TERENCE SMITH: Richard Sandomir, most people, of course, watched this on television. Was it a good show?
RICHARD SANDOMIR: I think it was an excellent show. In Sydney, a lot of viewers tuned out. A lot of viewers weren't interested in Sydney, and you could see that in the ratings. But in the ratings for Salt Lake, NBC was up 18 percent over Nagano, which were shown by CBS, and it was 14 percent better than the rating that NBC guaranteed to its advertisers. I think in pacing, in cutting down the number of features and showing as many events as possible, NBC did a far better job than it did in the past summer Olympics.
TERENCE SMITH: Well, you mentioned cutting down the number of features, some of which many people found to be a bit sappy. What did you think of the mix, as it was played out in these Olympics, between actual sports events and other coverage?
RICHARD SANDOMIR: You know, you could almost not even notice some of the other features. Some of them were so short - maybe less than two minutes - sometimes a minute and a half - they were blended much more seamlessly into the events. They didn't intrude on the events. They introduced an athlete before he or she was supposed to go for the... go compete. And it really was not intrusive. It really wasn't a problem. In Sydney, people were mocking NBC for the way they were doing this. That was an old format pioneered by ABC Sports when Roone Arledge was running things there. That has had to change. They also had to appeal to younger viewers who were totally turned off in Sydney. So with the coverage of skeleton and aerials and snowboarding, NBC appealed very heavily in both production and promotion to 18- to 34-year-old viewers, and the ratings in that group were way up.
TERENCE SMITH: Howard Berkes, most-- or many, anyway-- of the headlines out of Salt Lake City had to do with protests, challenges, controversies over the figure skating judging. How much did that affect the games?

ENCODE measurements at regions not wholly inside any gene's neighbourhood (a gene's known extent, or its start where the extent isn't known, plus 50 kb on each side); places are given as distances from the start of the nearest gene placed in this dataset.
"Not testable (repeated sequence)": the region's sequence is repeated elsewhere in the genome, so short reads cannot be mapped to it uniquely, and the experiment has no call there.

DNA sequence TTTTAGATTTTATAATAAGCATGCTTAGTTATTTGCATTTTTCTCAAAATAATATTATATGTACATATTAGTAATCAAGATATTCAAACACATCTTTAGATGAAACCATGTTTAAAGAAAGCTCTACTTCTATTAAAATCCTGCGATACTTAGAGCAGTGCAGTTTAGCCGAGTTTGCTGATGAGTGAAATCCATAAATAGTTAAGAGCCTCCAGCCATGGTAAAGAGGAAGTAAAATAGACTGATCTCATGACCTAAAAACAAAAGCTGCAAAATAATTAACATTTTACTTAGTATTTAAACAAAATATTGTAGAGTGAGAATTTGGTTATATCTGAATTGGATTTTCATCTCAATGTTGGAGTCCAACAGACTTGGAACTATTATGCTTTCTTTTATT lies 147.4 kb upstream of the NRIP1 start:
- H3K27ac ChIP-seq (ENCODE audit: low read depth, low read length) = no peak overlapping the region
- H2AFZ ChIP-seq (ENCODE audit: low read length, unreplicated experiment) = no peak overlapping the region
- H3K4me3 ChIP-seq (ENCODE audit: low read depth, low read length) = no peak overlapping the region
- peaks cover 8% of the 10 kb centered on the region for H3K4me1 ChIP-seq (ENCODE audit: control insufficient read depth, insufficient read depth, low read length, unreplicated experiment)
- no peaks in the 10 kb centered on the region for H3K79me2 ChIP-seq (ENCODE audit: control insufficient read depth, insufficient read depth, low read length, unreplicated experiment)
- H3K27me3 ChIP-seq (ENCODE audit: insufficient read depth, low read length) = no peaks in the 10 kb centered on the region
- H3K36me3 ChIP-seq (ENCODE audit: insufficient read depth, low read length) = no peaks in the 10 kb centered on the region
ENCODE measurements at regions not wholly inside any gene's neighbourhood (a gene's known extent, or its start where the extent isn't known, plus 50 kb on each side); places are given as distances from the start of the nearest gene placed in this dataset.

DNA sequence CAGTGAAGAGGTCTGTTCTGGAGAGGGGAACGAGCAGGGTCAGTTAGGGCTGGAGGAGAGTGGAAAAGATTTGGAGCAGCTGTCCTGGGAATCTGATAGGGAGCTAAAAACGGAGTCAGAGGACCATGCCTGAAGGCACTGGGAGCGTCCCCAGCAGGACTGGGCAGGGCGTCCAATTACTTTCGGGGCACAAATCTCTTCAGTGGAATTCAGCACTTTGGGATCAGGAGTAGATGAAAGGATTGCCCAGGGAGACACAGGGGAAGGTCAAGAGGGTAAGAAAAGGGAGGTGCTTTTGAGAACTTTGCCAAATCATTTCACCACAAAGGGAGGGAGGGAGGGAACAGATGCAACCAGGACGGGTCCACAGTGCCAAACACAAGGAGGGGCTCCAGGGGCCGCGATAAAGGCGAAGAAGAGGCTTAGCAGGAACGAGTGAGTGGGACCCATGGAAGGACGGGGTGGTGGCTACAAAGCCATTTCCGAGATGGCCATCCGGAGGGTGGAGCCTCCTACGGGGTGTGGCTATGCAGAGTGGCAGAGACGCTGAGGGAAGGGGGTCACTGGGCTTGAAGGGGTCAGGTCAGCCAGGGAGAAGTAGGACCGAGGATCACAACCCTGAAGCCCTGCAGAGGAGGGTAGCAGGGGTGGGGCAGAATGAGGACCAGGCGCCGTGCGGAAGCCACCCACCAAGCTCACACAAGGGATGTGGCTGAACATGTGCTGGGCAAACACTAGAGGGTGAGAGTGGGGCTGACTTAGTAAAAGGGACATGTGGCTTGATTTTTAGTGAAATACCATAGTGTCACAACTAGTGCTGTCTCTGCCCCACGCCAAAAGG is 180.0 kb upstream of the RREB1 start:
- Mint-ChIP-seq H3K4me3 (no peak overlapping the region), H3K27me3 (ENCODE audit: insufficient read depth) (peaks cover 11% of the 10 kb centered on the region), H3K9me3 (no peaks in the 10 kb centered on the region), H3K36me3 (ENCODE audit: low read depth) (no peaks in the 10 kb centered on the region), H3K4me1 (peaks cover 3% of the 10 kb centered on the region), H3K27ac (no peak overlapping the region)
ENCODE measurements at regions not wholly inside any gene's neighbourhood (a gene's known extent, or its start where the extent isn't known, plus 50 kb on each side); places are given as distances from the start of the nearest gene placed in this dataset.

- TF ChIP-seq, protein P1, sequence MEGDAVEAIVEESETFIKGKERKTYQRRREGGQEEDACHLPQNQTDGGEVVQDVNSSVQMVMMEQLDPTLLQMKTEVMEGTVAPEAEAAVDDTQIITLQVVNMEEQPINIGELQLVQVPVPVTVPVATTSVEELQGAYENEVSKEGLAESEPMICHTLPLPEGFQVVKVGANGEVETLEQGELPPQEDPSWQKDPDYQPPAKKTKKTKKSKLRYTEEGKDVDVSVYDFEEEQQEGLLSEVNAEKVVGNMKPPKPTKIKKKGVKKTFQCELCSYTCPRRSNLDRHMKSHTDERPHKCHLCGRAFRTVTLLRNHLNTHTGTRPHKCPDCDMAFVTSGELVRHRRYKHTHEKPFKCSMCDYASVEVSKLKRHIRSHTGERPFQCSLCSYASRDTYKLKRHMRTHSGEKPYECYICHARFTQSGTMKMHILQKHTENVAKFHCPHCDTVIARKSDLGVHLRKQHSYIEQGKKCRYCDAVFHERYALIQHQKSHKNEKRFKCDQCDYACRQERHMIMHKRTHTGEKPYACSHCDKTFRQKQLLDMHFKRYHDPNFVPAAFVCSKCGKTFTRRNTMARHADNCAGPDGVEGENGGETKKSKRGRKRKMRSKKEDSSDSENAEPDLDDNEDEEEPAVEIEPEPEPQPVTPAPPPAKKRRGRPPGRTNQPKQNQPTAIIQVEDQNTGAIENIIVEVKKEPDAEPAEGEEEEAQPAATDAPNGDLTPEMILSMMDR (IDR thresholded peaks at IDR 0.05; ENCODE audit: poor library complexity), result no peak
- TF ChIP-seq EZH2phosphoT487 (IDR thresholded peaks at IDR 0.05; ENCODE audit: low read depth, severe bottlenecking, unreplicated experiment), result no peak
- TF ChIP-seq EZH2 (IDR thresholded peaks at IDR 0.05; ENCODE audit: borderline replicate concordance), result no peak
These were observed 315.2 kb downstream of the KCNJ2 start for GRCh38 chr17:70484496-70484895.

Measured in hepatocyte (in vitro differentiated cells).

HOWARD BERKES: Well, it's interesting because, yes, we journalists certainly were immersed in those stories. And in fact the very final moments of these games, when Canada was beating the United States in ice hockey and we all probably were wishing that we were sitting in front of the TV watching that, or in the arena, most of us... many of the journalists covering these games were in a press conference room at an International Olympic Committee news conference on these doping issues that you've talked about. It certainly was something that required our attention and deserved our attention, but in talking to athletes and to many spectators, I'm not sure they cared about it that much.
Athletes I spoke with yesterday at the end of the games, in trying to get some sense of their view of the games, said that what they do is they concentrate on what they have to do, and that is compete and win and do the best they can. And when they're not competing, they're cheering on their teammates. They told me they didn't pay that much attention to the doping scandal or the skating scandal.
TERENCE SMITH: Howard, will things be different in the future as a result of some of these scandals? For example, will there be different rules and means by which to judge figure skating?
HOWARD BERKES: There's already a plan that still has to be approved by the International Skating Union, which will dramatically change figure skating judging. But this scandal has brought to light what some have been troubled about with not only figure skating, but other judged sports in the Olympics. In the summer games, boxing is rife with problems of this sort, and I think there will be more attention to judging and how you can somehow remove politics and personal preference from the sports. And we know that the International Skating Union says it's going to look into this more deeply, and by April we'll have some more detailed reports on what happened here in Salt Lake City and what can be done in the future to prevent.
TERENCE SMITH: Richard Sandomir, in a perverse way, did those scandals and headlines draw audience for the games?
RICHARD SANDOMIR: Well, there's nothing perverse about it. I think any network that has the Olympics hopes for at least one good scandal. The best scandal was not the doping stuff for NBC because that really happened later, but it was the pairs figure skating scandal that erupted on a Monday, didn't go away until the following Sunday, when the duplicate gold medals were presented to the Canadians. So for six days there were huge headlines about figure skating. Now, figure skating is already the biggest sport in the winter Olympics, but by doing this about the pairs, which usually doesn't generate as much interest as women's or men's figure skating, this propelled interest up through the men's competition began, and really just created a halo effect on the ratings for NBC. I don't know if pairs figure skating has ever had this kind of interest, and may never again, but it really did help.